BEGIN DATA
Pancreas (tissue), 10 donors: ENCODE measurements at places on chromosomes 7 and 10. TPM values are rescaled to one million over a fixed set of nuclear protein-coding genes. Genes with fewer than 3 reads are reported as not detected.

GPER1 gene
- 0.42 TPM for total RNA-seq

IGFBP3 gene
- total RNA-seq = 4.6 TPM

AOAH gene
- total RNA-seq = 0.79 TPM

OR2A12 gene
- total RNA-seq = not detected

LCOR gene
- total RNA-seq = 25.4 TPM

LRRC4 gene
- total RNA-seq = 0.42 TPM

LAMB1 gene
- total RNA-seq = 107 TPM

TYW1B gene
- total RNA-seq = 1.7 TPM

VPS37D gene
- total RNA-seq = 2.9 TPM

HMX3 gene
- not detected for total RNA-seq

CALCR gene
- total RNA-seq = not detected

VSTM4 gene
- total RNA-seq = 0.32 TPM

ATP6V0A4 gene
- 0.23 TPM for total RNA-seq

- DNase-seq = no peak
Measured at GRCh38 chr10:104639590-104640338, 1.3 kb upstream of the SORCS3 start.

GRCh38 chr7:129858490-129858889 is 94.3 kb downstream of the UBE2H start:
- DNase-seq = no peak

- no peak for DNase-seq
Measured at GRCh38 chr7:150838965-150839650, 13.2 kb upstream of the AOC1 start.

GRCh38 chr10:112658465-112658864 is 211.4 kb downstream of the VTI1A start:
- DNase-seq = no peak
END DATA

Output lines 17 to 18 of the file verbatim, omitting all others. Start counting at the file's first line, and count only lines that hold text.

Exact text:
- total RNA-seq = 1.7 TPM

VPS37D gene